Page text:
The Reesa Society

Origin of the Name | Origin of the Name, Part 2 | Legends: Risë Stevens | Reesa Society Members | Member Comments | Typing 'e' with an umlaut

The Reesa SocietyFor women named Risa, in all its spellings:
Reesa, Resa, Rissa, Reisa, Riesa, Raesa, Reasa, Riza, Risë, Reza, Reiza, Rhesa, Rhysa...

 

 

 

Origin of the name Reesa: A composite view of women with an unusual first name

© by Reesa Marchetti

"The name Risa ranked 2,152nd in popularity for females of all ages in a sample of the 1990 U.S. Census." — babynamer.com

It’s a vacation planet on  "Star Trek." But some women here want to know how on Earth they got the uncommon name, "Risa."

Is it Hebrew, Latin, Spanish, French, or just a mother’s whim?

For a title whose holders are relatively few, it has many different spellings — Reesa, Resa, Reza, Riza, Reisa, Riesa, Rise, Ritza, Rizsa, Raisa, etc. What better place for these uniquely named women to find each other than on the Internet?

Of 41 women who posted in the Reesa Society discussion group when it started in November 1998, 14 were named after a grandmother or great-grandmother. In most cases, the grandmother’s name was not actually Risa, but a similar-sounding moniker such as Ruth, Reba, Riva, Rebecca, or Rose.


When this website started, quite a few who took the "Reesa Survey" cited opera singer Risë Stevens (who appeared in such movies as "Going My Way" with Bing Crosby in the ‘50s) as their parents’ inspiration for the appellation. For others, it was their father, Reese or Reece, from whom the name derived.

One Risa, who was named after her Russian-Jewish grandmother, Ritza, said that in Hebrew, Reesa is a computer program that "keeps on running." As a child, this Risa was teased so much about her name that she changed it to Lisa in junior high school.

As an adult, she came to appreciate it.

"Risa is mentioned once in the Bible," she said. "It was a stop in the desert when Moses and his followers were wandering around for 40 years."

Several women referred to a Christian Biblical note as the source of their name. Graphic artist Rhesa Langley, whose father is a minister, said her name came from Luke 3:27. "It describes the genealogy of Jesus, and Rhesa is one of the names in there," she explained. "It's actually a man's name — I know it's so because the scripture only lists the father and sons."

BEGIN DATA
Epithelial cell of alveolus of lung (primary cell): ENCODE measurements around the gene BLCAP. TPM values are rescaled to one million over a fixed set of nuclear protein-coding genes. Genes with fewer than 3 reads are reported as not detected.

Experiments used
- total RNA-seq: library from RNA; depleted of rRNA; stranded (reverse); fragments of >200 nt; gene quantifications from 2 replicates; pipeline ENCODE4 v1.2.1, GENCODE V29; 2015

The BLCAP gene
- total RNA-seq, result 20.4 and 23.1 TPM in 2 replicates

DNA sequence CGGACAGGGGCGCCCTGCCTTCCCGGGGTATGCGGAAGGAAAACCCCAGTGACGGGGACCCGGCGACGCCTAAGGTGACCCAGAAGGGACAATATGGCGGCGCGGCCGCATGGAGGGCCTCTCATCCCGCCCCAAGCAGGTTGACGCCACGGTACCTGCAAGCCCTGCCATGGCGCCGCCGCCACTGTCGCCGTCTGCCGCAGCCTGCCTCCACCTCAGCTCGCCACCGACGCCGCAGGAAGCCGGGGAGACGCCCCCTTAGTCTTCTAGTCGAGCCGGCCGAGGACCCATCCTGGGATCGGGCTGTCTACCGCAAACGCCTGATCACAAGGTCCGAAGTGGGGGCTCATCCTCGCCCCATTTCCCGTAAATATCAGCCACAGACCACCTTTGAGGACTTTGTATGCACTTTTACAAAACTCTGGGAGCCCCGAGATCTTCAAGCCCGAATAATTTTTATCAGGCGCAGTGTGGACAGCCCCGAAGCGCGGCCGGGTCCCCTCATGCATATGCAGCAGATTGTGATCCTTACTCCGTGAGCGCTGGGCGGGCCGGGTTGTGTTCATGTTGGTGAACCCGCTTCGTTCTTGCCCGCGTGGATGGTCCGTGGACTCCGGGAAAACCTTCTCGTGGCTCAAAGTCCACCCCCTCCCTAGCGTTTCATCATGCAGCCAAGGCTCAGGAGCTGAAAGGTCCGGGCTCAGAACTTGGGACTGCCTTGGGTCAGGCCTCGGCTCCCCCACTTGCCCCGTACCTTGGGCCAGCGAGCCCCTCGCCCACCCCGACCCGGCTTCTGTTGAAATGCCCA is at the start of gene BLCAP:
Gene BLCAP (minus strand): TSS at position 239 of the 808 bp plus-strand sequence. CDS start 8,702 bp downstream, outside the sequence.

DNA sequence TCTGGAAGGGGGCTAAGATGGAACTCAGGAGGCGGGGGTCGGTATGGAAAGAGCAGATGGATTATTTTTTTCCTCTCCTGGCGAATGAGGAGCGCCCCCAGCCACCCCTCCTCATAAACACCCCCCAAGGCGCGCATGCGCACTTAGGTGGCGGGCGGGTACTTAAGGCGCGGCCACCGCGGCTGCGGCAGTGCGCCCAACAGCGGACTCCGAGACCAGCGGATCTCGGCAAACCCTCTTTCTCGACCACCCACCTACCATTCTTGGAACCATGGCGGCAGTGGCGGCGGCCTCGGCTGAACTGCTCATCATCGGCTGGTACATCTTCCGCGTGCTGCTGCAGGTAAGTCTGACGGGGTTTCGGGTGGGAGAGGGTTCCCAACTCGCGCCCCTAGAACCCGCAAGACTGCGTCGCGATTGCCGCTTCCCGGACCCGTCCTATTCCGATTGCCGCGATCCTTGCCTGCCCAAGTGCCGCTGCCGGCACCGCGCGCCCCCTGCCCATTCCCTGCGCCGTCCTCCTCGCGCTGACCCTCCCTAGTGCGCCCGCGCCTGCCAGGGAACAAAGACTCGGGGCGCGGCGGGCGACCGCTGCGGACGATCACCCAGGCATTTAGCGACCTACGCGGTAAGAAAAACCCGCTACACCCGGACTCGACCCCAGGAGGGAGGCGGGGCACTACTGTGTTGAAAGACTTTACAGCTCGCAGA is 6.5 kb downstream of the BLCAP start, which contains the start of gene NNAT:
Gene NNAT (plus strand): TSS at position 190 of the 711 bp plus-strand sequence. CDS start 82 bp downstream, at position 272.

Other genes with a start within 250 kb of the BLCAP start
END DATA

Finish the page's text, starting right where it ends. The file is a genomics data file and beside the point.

In Latin, Risa means "laughter" or "one who laughs." Chicago accountant Reesa Kelly is dating a man from Latin America.

"He always sings this song to me in Spanish with the word `Risa’ in it," she says. "It’s great."

The culture/religion of the first women who took the survey or posted comments on the Reesa Society Web site was:


When she was growing up, Reesa Ryan says she was always told that the name came from medieval German and means "woman giant." She finds it amusing that after years of thinking she was the "only one," the Internet showed her otherwise. When she tried to register for an e-mail address, the name "Reesa" was already taken.

Risa Kay Hayes says the real spelling of her name is "Risë" with two dots (an umlaut) over the "e", just like the opera singer whose name her dad "loved." But she changed it because everyone called her "rise" with a long "I."

Risa Morrow of Tulsa, Okla., and Risa Dickson, also of Oklahoma, both changed the spelling of their names for the same reason.

In elementary school, Morrow experienced the name confusion as early as first grade. "My mom and I went to see my homeroom class assignment, and I was horrified to see my name on the list under the boys section," she said. "So, needless to say, I did not appreciate my name at that time."

Plus, her mother warned her if there was ever "trouble in their town involving someone named Risa," everyone would know it was her — since she was the only one. "What an incentive to stay out of trouble," Morrow recalled. (cont. in Origin of the Name, Part 2)